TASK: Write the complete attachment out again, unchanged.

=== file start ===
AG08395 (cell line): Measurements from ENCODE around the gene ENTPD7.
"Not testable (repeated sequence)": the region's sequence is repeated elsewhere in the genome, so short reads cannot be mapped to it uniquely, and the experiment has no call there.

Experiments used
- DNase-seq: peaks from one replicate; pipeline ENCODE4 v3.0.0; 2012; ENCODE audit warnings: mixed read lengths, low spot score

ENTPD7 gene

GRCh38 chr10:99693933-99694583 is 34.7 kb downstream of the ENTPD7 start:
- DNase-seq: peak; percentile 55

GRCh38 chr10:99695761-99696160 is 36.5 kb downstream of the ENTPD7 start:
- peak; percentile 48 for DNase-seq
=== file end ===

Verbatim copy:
AG08395 (cell line): Measurements from ENCODE around the gene ENTPD7.
"Not testable (repeated sequence)": the region's sequence is repeated elsewhere in the genome, so short reads cannot be mapped to it uniquely, and the experiment has no call there.

Experiments used
- DNase-seq: peaks from one replicate; pipeline ENCODE4 v3.0.0; 2012; ENCODE audit warnings: mixed read lengths, low spot score

ENTPD7 gene

GRCh38 chr10:99693933-99694583 is 34.7 kb downstream of the ENTPD7 start:
- DNase-seq: peak; percentile 55

GRCh38 chr10:99695761-99696160 is 36.5 kb downstream of the ENTPD7 start:
- peak; percentile 48 for DNase-seq